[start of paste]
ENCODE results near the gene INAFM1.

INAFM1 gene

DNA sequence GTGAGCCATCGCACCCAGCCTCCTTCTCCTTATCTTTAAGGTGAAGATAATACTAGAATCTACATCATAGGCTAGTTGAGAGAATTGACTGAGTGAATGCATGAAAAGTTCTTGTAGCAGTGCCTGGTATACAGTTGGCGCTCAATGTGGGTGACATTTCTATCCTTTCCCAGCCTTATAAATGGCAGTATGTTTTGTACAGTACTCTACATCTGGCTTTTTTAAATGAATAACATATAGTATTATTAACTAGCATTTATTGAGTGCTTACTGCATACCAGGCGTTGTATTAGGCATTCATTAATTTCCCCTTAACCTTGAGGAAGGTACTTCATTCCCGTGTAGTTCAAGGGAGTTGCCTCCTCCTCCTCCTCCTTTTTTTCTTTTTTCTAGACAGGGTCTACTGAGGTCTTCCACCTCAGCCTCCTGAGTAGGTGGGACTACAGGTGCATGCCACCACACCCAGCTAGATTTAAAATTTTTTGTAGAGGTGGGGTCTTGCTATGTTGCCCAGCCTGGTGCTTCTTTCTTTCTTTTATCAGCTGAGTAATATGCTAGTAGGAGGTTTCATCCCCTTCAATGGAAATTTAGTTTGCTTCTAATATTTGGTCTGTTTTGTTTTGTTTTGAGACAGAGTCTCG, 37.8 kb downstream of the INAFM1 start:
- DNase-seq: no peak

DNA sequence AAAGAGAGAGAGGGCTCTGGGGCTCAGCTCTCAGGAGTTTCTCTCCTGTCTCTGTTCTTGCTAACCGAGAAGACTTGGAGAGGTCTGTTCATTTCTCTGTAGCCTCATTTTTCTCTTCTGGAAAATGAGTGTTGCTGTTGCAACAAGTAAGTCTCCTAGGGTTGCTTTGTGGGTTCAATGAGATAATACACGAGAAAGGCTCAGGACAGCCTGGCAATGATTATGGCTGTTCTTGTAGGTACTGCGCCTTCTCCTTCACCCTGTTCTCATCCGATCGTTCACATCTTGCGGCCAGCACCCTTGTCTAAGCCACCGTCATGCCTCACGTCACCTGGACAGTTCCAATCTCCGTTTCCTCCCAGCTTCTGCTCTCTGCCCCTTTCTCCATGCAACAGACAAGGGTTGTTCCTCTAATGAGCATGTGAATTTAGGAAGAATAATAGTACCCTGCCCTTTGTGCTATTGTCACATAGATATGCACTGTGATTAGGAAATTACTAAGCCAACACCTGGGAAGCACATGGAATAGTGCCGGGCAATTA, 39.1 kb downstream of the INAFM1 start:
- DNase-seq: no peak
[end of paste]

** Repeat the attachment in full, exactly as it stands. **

ENCODE results near the gene INAFM1.

INAFM1 gene

DNA sequence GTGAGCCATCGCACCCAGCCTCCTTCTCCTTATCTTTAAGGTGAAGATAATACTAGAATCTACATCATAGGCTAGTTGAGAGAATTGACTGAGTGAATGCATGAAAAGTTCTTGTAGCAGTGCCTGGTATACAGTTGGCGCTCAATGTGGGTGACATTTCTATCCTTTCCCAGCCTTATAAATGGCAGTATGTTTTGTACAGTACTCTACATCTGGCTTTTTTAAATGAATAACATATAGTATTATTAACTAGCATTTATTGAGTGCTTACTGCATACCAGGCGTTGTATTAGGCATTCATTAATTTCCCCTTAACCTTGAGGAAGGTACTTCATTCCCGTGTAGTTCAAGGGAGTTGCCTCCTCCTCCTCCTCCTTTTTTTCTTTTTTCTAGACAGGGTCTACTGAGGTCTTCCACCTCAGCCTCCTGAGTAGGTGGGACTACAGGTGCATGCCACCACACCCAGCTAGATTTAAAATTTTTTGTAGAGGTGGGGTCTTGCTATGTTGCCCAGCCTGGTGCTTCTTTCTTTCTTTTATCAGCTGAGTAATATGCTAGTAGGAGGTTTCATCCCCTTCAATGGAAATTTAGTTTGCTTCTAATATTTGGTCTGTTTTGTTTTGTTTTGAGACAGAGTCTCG, 37.8 kb downstream of the INAFM1 start:
- DNase-seq: no peak

DNA sequence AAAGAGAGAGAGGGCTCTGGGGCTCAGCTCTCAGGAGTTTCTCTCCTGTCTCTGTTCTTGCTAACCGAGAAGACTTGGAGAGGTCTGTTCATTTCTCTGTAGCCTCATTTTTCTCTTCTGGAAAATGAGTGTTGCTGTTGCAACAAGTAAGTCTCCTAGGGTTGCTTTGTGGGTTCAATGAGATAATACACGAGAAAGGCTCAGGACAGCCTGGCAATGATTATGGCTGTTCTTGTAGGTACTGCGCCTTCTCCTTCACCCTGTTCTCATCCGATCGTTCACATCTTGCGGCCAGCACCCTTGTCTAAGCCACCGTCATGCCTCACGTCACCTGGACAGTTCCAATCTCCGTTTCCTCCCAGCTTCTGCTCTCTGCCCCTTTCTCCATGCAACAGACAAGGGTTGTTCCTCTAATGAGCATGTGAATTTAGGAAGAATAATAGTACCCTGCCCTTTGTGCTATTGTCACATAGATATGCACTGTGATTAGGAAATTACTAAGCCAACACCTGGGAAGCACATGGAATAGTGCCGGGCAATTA, 39.1 kb downstream of the INAFM1 start:
- DNase-seq: no peak